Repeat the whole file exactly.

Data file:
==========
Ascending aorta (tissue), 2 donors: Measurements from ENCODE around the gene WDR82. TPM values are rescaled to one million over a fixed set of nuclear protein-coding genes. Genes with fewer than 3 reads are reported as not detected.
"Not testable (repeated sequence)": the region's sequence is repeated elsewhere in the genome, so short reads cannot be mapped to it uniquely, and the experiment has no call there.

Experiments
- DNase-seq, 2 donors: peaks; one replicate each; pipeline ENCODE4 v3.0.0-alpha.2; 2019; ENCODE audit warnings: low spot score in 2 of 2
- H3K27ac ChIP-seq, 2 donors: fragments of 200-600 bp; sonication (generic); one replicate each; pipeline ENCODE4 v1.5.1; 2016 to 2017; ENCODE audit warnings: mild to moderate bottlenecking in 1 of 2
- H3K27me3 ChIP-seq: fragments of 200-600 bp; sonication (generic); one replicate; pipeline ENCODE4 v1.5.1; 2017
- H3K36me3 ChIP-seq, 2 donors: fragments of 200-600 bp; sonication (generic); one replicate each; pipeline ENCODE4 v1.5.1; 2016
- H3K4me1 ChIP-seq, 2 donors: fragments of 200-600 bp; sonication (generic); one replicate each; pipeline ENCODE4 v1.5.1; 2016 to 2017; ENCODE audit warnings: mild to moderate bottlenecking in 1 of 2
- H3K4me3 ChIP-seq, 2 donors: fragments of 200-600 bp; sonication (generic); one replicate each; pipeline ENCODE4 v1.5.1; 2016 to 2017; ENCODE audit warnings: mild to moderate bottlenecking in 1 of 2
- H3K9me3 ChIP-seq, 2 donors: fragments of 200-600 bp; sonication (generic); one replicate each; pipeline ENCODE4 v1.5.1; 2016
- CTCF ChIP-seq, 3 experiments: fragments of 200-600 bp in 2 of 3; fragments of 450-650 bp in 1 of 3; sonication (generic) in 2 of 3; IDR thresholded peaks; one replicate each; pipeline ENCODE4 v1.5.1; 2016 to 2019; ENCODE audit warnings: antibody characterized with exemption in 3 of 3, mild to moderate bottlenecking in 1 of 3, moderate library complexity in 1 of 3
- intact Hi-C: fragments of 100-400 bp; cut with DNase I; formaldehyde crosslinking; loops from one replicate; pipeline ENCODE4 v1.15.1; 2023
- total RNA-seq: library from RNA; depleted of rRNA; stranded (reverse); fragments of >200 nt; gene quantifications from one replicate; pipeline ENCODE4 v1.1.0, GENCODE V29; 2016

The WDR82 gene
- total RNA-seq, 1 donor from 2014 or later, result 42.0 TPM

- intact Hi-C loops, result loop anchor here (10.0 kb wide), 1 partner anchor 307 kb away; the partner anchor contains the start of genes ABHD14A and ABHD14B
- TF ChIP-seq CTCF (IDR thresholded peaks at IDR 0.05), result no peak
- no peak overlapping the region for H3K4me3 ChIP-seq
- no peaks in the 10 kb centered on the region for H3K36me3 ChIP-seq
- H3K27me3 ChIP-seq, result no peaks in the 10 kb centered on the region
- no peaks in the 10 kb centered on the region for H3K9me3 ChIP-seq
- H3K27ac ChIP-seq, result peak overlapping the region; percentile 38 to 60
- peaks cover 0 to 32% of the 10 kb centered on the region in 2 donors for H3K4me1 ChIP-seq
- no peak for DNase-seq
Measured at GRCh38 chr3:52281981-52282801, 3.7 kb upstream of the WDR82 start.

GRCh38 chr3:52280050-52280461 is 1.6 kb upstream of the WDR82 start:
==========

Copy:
Ascending aorta (tissue), 2 donors: Measurements from ENCODE around the gene WDR82. TPM values are rescaled to one million over a fixed set of nuclear protein-coding genes. Genes with fewer than 3 reads are reported as not detected.
"Not testable (repeated sequence)": the region's sequence is repeated elsewhere in the genome, so short reads cannot be mapped to it uniquely, and the experiment has no call there.

Experiments
- DNase-seq, 2 donors: peaks; one replicate each; pipeline ENCODE4 v3.0.0-alpha.2; 2019; ENCODE audit warnings: low spot score in 2 of 2
- H3K27ac ChIP-seq, 2 donors: fragments of 200-600 bp; sonication (generic); one replicate each; pipeline ENCODE4 v1.5.1; 2016 to 2017; ENCODE audit warnings: mild to moderate bottlenecking in 1 of 2
- H3K27me3 ChIP-seq: fragments of 200-600 bp; sonication (generic); one replicate; pipeline ENCODE4 v1.5.1; 2017
- H3K36me3 ChIP-seq, 2 donors: fragments of 200-600 bp; sonication (generic); one replicate each; pipeline ENCODE4 v1.5.1; 2016
- H3K4me1 ChIP-seq, 2 donors: fragments of 200-600 bp; sonication (generic); one replicate each; pipeline ENCODE4 v1.5.1; 2016 to 2017; ENCODE audit warnings: mild to moderate bottlenecking in 1 of 2
- H3K4me3 ChIP-seq, 2 donors: fragments of 200-600 bp; sonication (generic); one replicate each; pipeline ENCODE4 v1.5.1; 2016 to 2017; ENCODE audit warnings: mild to moderate bottlenecking in 1 of 2
- H3K9me3 ChIP-seq, 2 donors: fragments of 200-600 bp; sonication (generic); one replicate each; pipeline ENCODE4 v1.5.1; 2016
- CTCF ChIP-seq, 3 experiments: fragments of 200-600 bp in 2 of 3; fragments of 450-650 bp in 1 of 3; sonication (generic) in 2 of 3; IDR thresholded peaks; one replicate each; pipeline ENCODE4 v1.5.1; 2016 to 2019; ENCODE audit warnings: antibody characterized with exemption in 3 of 3, mild to moderate bottlenecking in 1 of 3, moderate library complexity in 1 of 3
- intact Hi-C: fragments of 100-400 bp; cut with DNase I; formaldehyde crosslinking; loops from one replicate; pipeline ENCODE4 v1.15.1; 2023
- total RNA-seq: library from RNA; depleted of rRNA; stranded (reverse); fragments of >200 nt; gene quantifications from one replicate; pipeline ENCODE4 v1.1.0, GENCODE V29; 2016

The WDR82 gene
- total RNA-seq, 1 donor from 2014 or later, result 42.0 TPM

- intact Hi-C loops, result loop anchor here (10.0 kb wide), 1 partner anchor 307 kb away; the partner anchor contains the start of genes ABHD14A and ABHD14B
- TF ChIP-seq CTCF (IDR thresholded peaks at IDR 0.05), result no peak
- no peak overlapping the region for H3K4me3 ChIP-seq
- no peaks in the 10 kb centered on the region for H3K36me3 ChIP-seq
- H3K27me3 ChIP-seq, result no peaks in the 10 kb centered on the region
- no peaks in the 10 kb centered on the region for H3K9me3 ChIP-seq
- H3K27ac ChIP-seq, result peak overlapping the region; percentile 38 to 60
- peaks cover 0 to 32% of the 10 kb centered on the region in 2 donors for H3K4me1 ChIP-seq
- no peak for DNase-seq
Measured at GRCh38 chr3:52281981-52282801, 3.7 kb upstream of the WDR82 start.

GRCh38 chr3:52280050-52280461 is 1.6 kb upstream of the WDR82 start: